If the Windows and Macintosh computers are to slowly disappear, it seems reasonable that the programs for those operating systems will also become less and less popular every year.  OK, perhaps not entirely.  Again, almost all the producers of word processors, spreadsheet programs, photo editing programs, and games are rapidly creating new versions of their programs for Android, iPhone, iPad, and cloud-based operating systems.  Most of them have also developed or are developing cloud-based versions.  I predict that their Windows and Macintosh versions will fade away, but most of the companies will remain in business by selling versions for the newer operating systems and for the cloud.

Let’s examine cloud-based genealogy programs.

Cloud-based genealogy programs are available in two versions:

1.  Many of the huge online database services digitize millions of records and make them available to their customers.  I am thinking of the databases on,,,, and other online services.  While valuable, I will ignore their company-contributed digital records for the remainder of this article.  Instead, I will focus solely on services where individuals can upload their own family tree information for online storage and often for online collaboration with other genealogists.  These are the online services that allow users to build their family trees on the web sites instead of in their personal devices.

2.  In addition, there are only two well developed, state-of-the-art genealogy programs available today for implementation by single users in the cloud: The Next Generation of Genealogy Sitebuilding (which I will abbreviate to “TNG”) and WebTrees, an open source, free genealogy program.  Both of these programs are great for use by one person, by one family, or by one family association.

For more information about TNG, see

For more information about WebTrees, see

Note: Do not confuse the cloud-based TNG program (The Next Generation of Genealogy Sitebuilding) with the now-defunct Windows genealogy program called TMG (The Master Genealogist).  These are two entirely different products, developed for different operating systems by different software developers.  They are unrelated.

There are many advantages to using cloud-based programs, although not all of those advantages are apparent in today’s cloud-based genealogy programs:

1.  Most of these programs can be used with a variety of operating systems— Windows, Macintosh, Linux, Android, iPhone, iPad, Chromebooks, and probably future operating systems that have not yet been invented.  No longer will cousins using different operating systems have difficulty exchanging genealogy data or be restricted to the multiple problems of GEDCOM data transfers.  If everyone is sharing data within cloud-based genealogy programs, everyone will have access to the same data.  The choice of the user’s computer is now unimportant.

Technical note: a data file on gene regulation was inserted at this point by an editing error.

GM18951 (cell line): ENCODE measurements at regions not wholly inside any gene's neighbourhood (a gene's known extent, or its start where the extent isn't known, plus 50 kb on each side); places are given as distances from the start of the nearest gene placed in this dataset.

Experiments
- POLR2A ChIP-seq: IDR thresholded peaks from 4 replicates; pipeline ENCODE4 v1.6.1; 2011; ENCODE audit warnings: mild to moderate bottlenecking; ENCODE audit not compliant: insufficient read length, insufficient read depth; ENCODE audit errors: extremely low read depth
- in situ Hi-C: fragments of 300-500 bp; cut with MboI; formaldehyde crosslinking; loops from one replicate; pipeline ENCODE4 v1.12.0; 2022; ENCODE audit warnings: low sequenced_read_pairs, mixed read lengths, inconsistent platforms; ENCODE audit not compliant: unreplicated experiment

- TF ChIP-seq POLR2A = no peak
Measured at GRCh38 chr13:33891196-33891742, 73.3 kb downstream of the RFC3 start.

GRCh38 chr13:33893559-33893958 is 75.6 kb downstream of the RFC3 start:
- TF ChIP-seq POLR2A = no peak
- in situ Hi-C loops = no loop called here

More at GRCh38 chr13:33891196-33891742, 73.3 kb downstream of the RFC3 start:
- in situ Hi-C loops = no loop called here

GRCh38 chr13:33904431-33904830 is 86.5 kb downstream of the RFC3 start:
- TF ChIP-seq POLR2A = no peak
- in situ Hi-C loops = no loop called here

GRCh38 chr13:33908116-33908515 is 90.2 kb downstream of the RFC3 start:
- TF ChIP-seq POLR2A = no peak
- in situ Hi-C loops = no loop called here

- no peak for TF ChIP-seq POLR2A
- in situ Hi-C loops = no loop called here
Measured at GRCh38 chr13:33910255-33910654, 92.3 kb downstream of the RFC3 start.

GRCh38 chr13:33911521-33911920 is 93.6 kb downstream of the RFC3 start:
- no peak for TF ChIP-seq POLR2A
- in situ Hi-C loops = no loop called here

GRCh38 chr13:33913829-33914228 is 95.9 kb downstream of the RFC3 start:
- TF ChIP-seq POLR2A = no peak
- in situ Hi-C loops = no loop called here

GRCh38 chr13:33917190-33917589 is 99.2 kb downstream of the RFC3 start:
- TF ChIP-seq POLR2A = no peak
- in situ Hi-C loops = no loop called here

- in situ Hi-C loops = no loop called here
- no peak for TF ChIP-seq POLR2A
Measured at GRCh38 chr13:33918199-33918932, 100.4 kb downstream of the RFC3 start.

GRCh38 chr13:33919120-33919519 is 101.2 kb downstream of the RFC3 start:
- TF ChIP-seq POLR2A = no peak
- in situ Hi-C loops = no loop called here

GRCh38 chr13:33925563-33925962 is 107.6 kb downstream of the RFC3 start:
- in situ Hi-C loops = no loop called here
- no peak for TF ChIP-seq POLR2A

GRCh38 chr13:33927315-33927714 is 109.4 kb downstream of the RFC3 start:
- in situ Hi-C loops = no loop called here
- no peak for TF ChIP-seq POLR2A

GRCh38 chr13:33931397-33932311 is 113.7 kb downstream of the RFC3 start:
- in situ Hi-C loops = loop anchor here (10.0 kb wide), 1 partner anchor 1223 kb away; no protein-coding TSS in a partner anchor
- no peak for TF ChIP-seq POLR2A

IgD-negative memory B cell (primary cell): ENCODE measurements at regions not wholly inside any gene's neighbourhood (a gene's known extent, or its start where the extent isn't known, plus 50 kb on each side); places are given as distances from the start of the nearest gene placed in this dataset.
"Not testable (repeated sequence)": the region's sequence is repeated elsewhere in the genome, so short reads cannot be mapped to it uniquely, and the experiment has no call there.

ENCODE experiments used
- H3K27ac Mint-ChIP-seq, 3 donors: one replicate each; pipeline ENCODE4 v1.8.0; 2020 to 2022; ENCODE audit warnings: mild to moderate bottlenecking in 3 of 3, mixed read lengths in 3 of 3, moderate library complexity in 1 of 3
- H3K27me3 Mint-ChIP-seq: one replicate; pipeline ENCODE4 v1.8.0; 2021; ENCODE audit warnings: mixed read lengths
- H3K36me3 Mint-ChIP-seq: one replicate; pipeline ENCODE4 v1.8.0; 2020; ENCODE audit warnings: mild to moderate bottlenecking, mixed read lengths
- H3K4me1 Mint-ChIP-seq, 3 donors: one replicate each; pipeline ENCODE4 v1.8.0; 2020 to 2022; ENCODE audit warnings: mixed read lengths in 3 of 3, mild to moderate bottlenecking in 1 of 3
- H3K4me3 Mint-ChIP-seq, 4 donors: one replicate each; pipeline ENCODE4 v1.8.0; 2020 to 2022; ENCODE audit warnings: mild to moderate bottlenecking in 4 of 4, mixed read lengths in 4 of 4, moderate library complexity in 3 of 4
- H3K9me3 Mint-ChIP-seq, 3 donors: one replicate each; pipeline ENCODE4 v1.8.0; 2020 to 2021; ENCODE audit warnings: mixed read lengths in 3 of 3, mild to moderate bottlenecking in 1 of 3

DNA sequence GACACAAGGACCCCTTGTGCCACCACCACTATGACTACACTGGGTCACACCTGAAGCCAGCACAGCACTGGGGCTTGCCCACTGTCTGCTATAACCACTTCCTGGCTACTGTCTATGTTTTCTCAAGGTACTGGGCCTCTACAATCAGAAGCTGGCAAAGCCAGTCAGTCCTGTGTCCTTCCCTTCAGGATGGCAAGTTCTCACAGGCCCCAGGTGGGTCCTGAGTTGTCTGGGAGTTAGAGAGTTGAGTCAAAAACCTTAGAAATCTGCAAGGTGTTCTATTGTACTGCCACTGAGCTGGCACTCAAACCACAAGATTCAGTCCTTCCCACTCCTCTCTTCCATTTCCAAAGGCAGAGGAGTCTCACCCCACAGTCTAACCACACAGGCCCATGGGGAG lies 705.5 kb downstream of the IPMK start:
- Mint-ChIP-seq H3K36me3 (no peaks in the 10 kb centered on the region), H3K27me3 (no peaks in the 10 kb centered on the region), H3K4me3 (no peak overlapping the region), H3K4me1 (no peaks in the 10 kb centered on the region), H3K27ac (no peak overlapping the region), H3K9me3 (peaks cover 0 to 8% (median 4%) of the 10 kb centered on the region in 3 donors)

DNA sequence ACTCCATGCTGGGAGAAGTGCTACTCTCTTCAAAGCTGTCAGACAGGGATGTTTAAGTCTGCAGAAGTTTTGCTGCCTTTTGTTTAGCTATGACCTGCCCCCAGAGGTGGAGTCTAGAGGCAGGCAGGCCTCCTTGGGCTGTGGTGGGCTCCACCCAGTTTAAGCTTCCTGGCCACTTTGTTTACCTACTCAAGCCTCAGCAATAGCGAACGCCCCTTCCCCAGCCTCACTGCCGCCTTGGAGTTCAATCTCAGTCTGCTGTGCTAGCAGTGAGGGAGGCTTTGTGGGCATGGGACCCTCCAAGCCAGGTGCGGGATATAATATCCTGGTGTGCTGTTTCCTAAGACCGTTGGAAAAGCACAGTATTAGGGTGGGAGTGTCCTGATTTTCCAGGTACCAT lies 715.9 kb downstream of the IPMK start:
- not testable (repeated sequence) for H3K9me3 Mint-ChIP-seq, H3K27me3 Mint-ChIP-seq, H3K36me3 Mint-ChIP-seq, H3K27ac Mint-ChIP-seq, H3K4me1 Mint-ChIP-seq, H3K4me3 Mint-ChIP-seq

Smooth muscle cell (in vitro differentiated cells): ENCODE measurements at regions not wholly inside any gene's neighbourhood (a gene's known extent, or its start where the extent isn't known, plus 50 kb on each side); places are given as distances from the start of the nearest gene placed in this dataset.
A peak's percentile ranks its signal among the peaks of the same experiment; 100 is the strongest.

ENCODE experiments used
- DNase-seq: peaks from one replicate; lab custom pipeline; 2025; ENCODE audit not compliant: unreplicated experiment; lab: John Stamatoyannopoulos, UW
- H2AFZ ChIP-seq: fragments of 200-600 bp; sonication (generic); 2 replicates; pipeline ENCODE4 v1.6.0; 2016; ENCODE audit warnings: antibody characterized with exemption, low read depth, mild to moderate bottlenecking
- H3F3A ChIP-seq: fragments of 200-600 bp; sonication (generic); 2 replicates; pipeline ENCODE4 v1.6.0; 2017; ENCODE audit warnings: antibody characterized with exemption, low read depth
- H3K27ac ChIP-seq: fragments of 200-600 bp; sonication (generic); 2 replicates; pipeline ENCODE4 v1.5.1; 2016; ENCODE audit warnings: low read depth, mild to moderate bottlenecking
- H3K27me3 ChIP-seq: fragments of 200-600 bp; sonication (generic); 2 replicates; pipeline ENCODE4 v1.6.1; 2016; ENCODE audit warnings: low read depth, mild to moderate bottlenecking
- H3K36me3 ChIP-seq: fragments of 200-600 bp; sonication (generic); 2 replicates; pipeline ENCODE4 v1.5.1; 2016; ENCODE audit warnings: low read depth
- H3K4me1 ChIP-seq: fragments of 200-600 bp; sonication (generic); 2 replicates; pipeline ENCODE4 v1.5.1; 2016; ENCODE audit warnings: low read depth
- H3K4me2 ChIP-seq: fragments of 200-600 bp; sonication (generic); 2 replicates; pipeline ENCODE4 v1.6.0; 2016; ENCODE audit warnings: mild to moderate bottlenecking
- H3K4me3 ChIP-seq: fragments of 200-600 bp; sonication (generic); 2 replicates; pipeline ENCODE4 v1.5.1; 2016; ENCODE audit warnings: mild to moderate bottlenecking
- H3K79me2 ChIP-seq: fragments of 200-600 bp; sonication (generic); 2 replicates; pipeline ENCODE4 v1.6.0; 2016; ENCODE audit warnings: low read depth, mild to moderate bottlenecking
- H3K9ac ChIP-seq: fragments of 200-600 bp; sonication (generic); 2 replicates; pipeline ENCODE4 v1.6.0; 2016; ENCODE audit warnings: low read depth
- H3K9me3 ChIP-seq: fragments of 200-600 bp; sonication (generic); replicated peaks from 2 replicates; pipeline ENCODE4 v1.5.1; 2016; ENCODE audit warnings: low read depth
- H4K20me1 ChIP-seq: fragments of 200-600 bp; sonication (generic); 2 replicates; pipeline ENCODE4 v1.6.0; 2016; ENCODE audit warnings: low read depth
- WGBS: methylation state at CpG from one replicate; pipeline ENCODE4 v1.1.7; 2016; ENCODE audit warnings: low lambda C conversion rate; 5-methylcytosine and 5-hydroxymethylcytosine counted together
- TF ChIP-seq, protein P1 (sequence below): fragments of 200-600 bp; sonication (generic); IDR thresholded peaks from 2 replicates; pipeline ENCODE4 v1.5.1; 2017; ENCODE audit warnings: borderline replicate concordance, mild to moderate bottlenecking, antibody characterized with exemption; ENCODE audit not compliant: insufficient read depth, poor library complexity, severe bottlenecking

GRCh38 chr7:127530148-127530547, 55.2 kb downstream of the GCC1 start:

2.  The security of cloud-based programs is equal to and often better than that of desktop and laptop computers.  Admittedly, many people do not yet believe that.  Yet today’s security techniques on cloud-based systems are far better at locking out thieves, hackers, and spies than either Windows or Macintosh.

Note: I had a Windows laptop computer stolen from the trunk of my automobile a few years ago.  The thief gained access to all my genealogy information on the laptop’s hard drive, as well as my credit card numbers, my Social Security Number, the name, email addresses, and telephone numbers of hundreds of my relatives and business associates, my checking account information, my investment portfolio, and much more.  Even the simplest cloud-based application has better protection than a stolen laptop computer that has not been encrypted! I spent weeks canceling credit cards and bank accounts and obtaining replacements.  Such problems are rare in today’s strongly-protected cloud-based systems.  Had I been using a cloud-based banking system, cloud-based credit card company access, and other cloud-based services, the thief would have accessed nothing personal.

3.  In cloud-based genealogy services, sharing information theoretically is easier to implement and control than it is with desktop and laptop genealogy programs.

Notice my use of the word “theoretically.” Not all of today’s cloud-based genealogy services have implemented controls for sharing.  However, TNG, WebTrees, and some of the huge online databases intended to be used by thousands of users provide options to keep your genealogy information private, to share it with only a few trusted relatives, or to make it visible to everyone on the World Wide Web.  With many of these services, the user is in control of his or her own privacy.  Be aware that there are exceptions, however.